Non-Compete Agreement

An undertaking, usually obtained from an employee or the seller of a business not to compete with the employer or purchaser for a period of time. Such agreements are usually required to be reasonable in time and scope and can be held invalid if they go too far, i.e., they effectively render the signer unemployable in their profession within his or her existing community or industry or are otherwise unreasonable in temporal, geographic or commercial scope. Non-competes are also disfavoured if they are likely cause a restricted party to be unemployed, in particular because they may tend to create a public charge. Indeed, in a number of U.S. states they are illegal and unenforceable when applied to individuals, for example, California.

Non-compete agreements between companies are also legally risky and can raise antitrust and competition law issues in many jurisdictions. However, as noted above, limited term and scope non-competes are common and usually acceptable in mergers and acquisitions or sales of business lines. Buyers of a business usually seek non-competes from the owners and senior managers of an acquired business because of a concern that, after the buyer has paid a high price for the business and its goodwill, the former owners/management might set up a competitor using the goodwill.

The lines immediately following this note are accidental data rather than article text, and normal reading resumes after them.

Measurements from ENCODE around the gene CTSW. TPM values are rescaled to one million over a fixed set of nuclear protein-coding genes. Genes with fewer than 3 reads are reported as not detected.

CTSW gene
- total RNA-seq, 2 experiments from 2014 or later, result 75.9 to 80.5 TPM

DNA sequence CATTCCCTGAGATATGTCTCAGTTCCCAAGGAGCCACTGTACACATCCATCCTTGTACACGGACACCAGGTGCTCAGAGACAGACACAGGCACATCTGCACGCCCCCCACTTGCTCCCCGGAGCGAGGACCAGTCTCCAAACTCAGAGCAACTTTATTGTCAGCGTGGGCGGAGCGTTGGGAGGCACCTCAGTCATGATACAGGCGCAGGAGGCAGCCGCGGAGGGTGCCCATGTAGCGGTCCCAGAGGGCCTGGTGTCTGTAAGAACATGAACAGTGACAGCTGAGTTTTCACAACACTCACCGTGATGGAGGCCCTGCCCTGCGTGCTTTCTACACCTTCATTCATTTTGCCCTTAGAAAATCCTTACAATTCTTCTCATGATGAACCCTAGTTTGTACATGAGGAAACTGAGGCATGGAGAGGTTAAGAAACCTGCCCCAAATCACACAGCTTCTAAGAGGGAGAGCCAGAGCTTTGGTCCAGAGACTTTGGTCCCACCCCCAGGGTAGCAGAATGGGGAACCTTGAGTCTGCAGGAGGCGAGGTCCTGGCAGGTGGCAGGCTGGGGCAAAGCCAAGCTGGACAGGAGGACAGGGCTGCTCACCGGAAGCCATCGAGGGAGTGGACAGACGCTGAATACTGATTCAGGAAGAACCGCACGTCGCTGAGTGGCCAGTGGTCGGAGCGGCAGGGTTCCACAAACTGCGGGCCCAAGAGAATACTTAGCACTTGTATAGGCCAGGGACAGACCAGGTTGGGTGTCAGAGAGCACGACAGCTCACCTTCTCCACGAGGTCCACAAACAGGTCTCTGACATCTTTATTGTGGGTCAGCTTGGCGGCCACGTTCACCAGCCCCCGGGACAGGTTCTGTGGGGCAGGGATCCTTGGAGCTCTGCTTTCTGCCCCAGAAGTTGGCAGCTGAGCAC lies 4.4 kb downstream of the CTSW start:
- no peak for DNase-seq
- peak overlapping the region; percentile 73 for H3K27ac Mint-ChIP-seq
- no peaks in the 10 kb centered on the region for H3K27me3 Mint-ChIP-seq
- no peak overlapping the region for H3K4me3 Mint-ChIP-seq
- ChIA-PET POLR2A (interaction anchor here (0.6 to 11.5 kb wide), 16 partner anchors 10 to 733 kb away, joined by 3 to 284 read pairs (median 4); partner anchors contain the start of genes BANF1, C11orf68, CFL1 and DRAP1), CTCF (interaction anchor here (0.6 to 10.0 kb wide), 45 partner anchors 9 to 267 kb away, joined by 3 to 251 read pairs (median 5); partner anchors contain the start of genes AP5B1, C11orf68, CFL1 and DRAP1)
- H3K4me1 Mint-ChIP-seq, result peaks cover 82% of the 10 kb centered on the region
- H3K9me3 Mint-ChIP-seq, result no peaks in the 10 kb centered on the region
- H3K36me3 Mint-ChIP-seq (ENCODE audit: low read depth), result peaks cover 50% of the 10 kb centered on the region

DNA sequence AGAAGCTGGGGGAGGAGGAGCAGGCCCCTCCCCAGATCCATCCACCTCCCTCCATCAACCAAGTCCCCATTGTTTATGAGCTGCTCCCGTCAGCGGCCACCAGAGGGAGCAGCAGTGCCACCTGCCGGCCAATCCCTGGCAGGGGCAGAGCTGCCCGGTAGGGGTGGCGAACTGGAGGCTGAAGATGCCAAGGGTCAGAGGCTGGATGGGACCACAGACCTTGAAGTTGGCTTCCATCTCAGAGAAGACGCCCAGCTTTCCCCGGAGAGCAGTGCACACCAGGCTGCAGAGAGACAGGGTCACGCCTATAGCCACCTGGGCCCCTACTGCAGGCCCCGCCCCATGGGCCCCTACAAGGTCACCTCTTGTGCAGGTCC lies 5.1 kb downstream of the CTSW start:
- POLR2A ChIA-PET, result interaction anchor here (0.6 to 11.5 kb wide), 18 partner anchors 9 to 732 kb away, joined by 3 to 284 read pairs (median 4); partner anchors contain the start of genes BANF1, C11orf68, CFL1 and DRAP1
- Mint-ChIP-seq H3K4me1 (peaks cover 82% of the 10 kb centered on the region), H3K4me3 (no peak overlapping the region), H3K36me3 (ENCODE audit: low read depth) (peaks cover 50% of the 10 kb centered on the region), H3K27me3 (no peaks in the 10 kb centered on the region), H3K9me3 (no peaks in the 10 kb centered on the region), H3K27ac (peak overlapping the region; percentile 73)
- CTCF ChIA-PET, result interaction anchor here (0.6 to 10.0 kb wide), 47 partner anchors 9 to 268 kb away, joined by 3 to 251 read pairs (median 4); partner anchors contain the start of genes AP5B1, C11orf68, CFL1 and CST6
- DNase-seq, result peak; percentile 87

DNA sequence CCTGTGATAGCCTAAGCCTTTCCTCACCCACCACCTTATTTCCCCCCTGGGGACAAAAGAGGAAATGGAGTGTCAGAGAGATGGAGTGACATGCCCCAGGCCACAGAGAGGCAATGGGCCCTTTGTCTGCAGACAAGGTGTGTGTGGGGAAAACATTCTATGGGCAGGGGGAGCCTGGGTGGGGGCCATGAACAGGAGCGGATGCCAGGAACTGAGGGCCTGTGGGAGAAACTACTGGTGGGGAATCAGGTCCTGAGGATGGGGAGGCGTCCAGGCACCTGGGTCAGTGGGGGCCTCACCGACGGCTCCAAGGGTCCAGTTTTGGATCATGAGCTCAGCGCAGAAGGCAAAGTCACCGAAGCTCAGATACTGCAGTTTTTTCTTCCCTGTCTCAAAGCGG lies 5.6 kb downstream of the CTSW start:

In general, if a non-compete by its terms is unreasonable, in most legal systems it is void, even if a party to the non-compete tries to enforce it in a more reasonable way than its language contemplates. In addition, since the enforceability or not of a non-compete is usually considered a ‘public policy‘ matter, it is not necessarily controlled by a choice of law clause. For this reason, non-compete agreements should usually be tailored to protect specific interests and it is wise to establish some internal process for each and every agreement in which the interests the non-compete is intended to protect are identified and the non-compete’s duration and scope are established and justified. Sweeping requirements that all employees sign standard-form non-competes, regardless of their work-function, or non-disclosure agreements that amount to an effective non-compete, should generally be avoided in favour of more individually tailored agreements. Non-compete agreements for unskilled workers, especially those who lack access to any reasonably confidential information are also highly controversial and legally suspect. Again, the largest legal threat to an effective non-compete agreement is over-enthusiasm – going too far.

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